WASHINGTON (AFP) - The Islamic State in Iraq and Syria (ISIS) will likely increase the tempo of attacks around the world as they come under increased pressure in Iraq and Syria, a top US general warned on Thursday (Jan 14).
General Lloyd Austin, who currently heads the military's Central Command (CENTCOM) overseeing Middle East operations, made the argument that recent ISIS-claimed attacks like the ones this week in Istanbul and Jakarta are in fact evidence that the group is faltering.
"ISIL has assumed a defensive posture in Iraq and Syria," he said at a news conference in Florida, referring to ISIS by its other name, the Islamic State in Iraq and Levant (ISIL).
"We can expect to see it rely increasingly on acts of terrorism such as (what) we saw this week in Baghdad and in Turkey, and most recently in Jakarta," he added.
The militant group, which swept through vast rgions of Iraq and Syria in 2014 and 2015 and captured a string of cities, has seen recent setbacks across its self-proclaimed caliphate, including the loss of the key Iraqi city of Ramadi to US-supported local forces.
A US-led coalition has also been hammering the group's oil infrastructure, including by blowing up hundreds of trucks used to ferry illicit crude oil around Syria, and this week bombed a financial facility in the Iraqi city of Mosul that US officials said held millions of dollars in cash.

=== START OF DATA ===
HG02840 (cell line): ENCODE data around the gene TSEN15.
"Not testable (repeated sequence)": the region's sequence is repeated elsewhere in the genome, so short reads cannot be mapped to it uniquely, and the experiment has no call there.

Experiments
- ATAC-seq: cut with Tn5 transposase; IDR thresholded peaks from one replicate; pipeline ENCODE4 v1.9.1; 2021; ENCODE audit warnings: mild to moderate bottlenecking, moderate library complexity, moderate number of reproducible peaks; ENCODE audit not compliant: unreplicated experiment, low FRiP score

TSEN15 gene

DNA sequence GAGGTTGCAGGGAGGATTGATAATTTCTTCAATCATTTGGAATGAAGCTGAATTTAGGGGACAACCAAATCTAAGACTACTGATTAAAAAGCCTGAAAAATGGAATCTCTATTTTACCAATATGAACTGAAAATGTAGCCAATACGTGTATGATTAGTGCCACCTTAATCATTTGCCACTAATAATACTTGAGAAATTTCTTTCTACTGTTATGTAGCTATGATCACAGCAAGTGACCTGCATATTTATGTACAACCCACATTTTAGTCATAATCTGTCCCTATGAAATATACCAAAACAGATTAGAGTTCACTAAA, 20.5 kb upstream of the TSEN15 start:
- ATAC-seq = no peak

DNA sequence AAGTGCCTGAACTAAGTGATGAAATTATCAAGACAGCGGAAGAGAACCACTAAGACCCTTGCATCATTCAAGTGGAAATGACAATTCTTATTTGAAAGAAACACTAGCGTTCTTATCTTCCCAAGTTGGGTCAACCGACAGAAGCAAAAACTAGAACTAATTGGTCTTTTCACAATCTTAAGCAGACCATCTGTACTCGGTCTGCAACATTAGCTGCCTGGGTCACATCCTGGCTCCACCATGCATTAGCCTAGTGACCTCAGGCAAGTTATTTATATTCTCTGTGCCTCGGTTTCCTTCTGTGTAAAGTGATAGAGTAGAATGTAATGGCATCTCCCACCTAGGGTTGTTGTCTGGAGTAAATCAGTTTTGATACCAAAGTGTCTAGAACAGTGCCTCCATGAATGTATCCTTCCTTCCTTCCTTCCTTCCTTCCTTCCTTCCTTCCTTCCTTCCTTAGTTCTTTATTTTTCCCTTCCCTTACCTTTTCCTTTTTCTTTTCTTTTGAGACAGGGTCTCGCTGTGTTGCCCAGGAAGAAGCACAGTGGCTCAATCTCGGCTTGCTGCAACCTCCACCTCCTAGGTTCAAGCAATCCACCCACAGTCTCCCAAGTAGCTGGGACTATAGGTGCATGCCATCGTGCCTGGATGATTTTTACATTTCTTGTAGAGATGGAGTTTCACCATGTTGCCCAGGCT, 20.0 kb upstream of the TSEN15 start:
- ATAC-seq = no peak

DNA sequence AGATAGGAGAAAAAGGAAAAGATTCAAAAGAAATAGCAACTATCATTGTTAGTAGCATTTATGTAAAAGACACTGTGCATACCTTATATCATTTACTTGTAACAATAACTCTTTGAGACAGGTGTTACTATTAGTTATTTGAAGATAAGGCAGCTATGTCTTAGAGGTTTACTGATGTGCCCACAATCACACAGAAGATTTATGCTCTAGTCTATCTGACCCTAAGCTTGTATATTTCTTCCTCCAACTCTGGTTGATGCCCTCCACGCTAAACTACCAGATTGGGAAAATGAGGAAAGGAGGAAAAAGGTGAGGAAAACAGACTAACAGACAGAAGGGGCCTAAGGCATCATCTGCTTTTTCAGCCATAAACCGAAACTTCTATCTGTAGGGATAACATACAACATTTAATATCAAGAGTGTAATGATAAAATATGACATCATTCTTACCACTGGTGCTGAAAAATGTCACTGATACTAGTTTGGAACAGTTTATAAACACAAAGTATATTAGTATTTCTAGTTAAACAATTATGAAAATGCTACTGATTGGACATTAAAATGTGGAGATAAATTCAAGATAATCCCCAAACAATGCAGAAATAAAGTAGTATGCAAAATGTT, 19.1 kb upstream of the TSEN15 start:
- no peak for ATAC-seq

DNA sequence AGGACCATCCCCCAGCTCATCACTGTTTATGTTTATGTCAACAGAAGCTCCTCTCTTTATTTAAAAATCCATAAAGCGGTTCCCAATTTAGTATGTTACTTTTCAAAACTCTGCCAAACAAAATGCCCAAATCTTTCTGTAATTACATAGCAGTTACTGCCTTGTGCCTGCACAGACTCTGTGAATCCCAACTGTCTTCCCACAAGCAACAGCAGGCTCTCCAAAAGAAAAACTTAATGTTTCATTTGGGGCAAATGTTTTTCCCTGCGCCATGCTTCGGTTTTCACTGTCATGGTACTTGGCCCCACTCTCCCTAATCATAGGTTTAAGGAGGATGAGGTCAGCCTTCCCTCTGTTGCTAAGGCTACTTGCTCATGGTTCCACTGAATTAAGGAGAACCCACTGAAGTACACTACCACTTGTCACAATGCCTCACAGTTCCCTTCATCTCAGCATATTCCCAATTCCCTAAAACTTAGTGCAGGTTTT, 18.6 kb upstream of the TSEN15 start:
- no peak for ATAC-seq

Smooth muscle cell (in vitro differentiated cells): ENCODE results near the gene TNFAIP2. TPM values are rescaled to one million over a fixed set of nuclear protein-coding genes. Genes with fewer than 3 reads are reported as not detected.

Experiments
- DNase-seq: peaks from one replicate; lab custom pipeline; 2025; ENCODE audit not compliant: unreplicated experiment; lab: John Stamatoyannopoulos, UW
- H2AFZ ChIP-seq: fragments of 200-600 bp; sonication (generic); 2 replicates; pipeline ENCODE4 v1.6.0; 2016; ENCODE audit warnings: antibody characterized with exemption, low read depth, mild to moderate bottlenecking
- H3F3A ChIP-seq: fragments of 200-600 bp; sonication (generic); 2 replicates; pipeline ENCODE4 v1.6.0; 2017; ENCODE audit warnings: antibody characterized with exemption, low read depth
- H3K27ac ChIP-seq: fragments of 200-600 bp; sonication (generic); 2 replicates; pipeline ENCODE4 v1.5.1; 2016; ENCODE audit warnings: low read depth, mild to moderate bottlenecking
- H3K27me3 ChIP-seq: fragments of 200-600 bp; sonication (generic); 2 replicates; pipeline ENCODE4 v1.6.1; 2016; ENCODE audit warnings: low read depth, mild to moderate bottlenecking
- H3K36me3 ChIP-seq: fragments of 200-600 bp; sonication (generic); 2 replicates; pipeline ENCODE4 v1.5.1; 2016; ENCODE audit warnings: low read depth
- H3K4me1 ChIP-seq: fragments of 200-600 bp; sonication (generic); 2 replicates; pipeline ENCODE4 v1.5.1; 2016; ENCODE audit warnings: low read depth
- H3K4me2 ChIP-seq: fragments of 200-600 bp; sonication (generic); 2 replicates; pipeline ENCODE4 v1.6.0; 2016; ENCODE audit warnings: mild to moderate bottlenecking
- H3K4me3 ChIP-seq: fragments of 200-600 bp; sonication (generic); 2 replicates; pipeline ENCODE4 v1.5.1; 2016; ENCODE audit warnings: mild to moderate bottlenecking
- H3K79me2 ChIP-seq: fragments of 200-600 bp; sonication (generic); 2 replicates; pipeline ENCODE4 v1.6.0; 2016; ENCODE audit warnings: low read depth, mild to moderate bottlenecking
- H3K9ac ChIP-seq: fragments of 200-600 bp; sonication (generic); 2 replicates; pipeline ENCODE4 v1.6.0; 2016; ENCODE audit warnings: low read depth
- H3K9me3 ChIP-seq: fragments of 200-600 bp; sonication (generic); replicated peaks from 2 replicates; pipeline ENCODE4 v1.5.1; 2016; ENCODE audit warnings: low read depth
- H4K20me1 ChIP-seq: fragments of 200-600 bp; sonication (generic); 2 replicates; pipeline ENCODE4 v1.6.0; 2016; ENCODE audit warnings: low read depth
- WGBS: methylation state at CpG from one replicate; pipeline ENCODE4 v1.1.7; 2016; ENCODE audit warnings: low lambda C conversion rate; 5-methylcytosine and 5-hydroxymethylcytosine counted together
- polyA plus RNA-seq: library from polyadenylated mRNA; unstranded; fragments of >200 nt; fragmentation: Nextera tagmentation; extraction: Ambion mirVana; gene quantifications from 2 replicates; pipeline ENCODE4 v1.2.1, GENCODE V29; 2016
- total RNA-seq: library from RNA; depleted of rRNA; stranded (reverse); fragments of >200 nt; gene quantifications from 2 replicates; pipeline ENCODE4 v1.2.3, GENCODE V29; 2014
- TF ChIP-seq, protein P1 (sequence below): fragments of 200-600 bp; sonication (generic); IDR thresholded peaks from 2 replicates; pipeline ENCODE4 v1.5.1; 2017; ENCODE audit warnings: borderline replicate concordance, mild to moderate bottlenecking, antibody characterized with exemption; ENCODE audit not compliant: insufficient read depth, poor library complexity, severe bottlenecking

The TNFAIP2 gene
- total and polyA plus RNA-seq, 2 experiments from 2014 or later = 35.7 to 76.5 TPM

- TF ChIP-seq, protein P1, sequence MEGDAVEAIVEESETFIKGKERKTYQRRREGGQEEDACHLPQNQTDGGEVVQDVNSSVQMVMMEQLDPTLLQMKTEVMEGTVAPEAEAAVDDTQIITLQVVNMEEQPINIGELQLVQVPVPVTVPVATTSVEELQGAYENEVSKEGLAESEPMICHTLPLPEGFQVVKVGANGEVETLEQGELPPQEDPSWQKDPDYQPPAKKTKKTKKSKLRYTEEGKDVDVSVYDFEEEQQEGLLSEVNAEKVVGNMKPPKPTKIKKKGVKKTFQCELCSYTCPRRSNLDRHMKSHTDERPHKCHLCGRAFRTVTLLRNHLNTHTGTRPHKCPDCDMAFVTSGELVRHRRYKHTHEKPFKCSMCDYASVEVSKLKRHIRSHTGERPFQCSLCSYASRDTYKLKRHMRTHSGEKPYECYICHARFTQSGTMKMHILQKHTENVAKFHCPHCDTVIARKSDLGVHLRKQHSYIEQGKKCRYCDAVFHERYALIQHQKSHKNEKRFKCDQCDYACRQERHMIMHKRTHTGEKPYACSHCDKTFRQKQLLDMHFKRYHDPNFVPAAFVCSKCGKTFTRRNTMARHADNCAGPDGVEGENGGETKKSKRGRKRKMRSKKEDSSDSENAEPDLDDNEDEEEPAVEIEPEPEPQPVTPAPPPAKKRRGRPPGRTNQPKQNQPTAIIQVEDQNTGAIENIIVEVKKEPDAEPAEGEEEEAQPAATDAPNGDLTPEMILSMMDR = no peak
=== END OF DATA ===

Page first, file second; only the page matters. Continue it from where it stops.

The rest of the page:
Gen Austin, who has headed CENTCOM since March 2013 and will shortly be stepping down, said the ISIS is upping its overseas actions to distract from such losses.
It wants to draw attention away from the growing number of setbacks that it is experiencing, he said.
"It is important to understand that these terrorist acts don't necessarily mean ISIL is getting stronger.
"ISIL by its nature is a terrorist organisation and by conducting these attacks, he is attempting to produce an image of invincibility in the wake of setbacks. So overall, we are making progress," he said.
Pentagon chief Ashton Carter said he will recommend that President Barack Obama nominate General Joseph Votel to replace Austin.
Gen Votel currently heads the Special Operations Command. His nomination would reflect the increased role special operations troops are carrying out in the region as elite US commandos launch raids against ISIS militants.
"General Votel has a wealth of in-depth, politico-military experience - that is working with foreign governments and militaries - and is therefore well-equipped to handle the complex challenges of CENTCOM," Mr Carter said.